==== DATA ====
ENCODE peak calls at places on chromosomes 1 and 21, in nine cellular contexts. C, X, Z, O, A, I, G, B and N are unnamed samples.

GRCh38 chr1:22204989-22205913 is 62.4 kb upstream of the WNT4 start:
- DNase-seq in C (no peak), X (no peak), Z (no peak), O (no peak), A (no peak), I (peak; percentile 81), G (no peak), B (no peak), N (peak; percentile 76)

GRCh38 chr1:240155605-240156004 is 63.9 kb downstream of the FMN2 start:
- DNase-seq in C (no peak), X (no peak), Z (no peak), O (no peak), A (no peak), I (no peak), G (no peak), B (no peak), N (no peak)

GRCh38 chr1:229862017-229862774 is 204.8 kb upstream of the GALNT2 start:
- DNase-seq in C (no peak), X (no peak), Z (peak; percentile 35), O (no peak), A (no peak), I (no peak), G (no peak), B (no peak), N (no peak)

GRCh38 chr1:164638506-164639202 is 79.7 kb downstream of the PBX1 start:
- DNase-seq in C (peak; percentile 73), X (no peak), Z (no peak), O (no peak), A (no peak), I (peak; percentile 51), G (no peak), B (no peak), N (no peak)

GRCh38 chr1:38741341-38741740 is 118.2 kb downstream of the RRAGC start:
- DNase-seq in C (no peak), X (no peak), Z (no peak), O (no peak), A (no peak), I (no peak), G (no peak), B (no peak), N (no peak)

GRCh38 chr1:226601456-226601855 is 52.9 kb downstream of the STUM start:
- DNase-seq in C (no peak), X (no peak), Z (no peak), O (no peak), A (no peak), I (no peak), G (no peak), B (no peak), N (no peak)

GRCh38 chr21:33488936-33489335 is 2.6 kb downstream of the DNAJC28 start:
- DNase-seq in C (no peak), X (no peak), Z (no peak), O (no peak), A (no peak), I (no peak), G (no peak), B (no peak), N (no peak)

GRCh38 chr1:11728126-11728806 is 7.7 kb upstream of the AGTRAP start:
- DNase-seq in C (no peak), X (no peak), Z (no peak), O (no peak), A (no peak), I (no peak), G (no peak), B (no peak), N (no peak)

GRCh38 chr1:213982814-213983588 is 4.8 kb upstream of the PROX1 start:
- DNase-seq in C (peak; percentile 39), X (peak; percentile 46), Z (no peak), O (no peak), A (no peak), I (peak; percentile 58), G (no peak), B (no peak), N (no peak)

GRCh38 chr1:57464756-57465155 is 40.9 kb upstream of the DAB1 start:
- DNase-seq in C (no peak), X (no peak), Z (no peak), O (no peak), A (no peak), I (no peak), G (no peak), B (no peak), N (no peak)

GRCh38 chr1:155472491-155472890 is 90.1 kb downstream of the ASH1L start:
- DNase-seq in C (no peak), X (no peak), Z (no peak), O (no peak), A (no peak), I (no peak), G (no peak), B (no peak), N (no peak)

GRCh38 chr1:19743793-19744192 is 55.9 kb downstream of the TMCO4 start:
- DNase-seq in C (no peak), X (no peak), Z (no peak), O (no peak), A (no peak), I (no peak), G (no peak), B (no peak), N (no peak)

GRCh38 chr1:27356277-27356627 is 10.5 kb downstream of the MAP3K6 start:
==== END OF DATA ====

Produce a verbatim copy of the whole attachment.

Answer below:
ENCODE peak calls at places on chromosomes 1 and 21, in nine cellular contexts. C, X, Z, O, A, I, G, B and N are unnamed samples.

GRCh38 chr1:22204989-22205913 is 62.4 kb upstream of the WNT4 start:
- DNase-seq in C (no peak), X (no peak), Z (no peak), O (no peak), A (no peak), I (peak; percentile 81), G (no peak), B (no peak), N (peak; percentile 76)

GRCh38 chr1:240155605-240156004 is 63.9 kb downstream of the FMN2 start:
- DNase-seq in C (no peak), X (no peak), Z (no peak), O (no peak), A (no peak), I (no peak), G (no peak), B (no peak), N (no peak)

GRCh38 chr1:229862017-229862774 is 204.8 kb upstream of the GALNT2 start:
- DNase-seq in C (no peak), X (no peak), Z (peak; percentile 35), O (no peak), A (no peak), I (no peak), G (no peak), B (no peak), N (no peak)

GRCh38 chr1:164638506-164639202 is 79.7 kb downstream of the PBX1 start:
- DNase-seq in C (peak; percentile 73), X (no peak), Z (no peak), O (no peak), A (no peak), I (peak; percentile 51), G (no peak), B (no peak), N (no peak)

GRCh38 chr1:38741341-38741740 is 118.2 kb downstream of the RRAGC start:
- DNase-seq in C (no peak), X (no peak), Z (no peak), O (no peak), A (no peak), I (no peak), G (no peak), B (no peak), N (no peak)

GRCh38 chr1:226601456-226601855 is 52.9 kb downstream of the STUM start:
- DNase-seq in C (no peak), X (no peak), Z (no peak), O (no peak), A (no peak), I (no peak), G (no peak), B (no peak), N (no peak)

GRCh38 chr21:33488936-33489335 is 2.6 kb downstream of the DNAJC28 start:
- DNase-seq in C (no peak), X (no peak), Z (no peak), O (no peak), A (no peak), I (no peak), G (no peak), B (no peak), N (no peak)

GRCh38 chr1:11728126-11728806 is 7.7 kb upstream of the AGTRAP start:
- DNase-seq in C (no peak), X (no peak), Z (no peak), O (no peak), A (no peak), I (no peak), G (no peak), B (no peak), N (no peak)

GRCh38 chr1:213982814-213983588 is 4.8 kb upstream of the PROX1 start:
- DNase-seq in C (peak; percentile 39), X (peak; percentile 46), Z (no peak), O (no peak), A (no peak), I (peak; percentile 58), G (no peak), B (no peak), N (no peak)

GRCh38 chr1:57464756-57465155 is 40.9 kb upstream of the DAB1 start:
- DNase-seq in C (no peak), X (no peak), Z (no peak), O (no peak), A (no peak), I (no peak), G (no peak), B (no peak), N (no peak)

GRCh38 chr1:155472491-155472890 is 90.1 kb downstream of the ASH1L start:
- DNase-seq in C (no peak), X (no peak), Z (no peak), O (no peak), A (no peak), I (no peak), G (no peak), B (no peak), N (no peak)

GRCh38 chr1:19743793-19744192 is 55.9 kb downstream of the TMCO4 start:
- DNase-seq in C (no peak), X (no peak), Z (no peak), O (no peak), A (no peak), I (no peak), G (no peak), B (no peak), N (no peak)

GRCh38 chr1:27356277-27356627 is 10.5 kb downstream of the MAP3K6 start: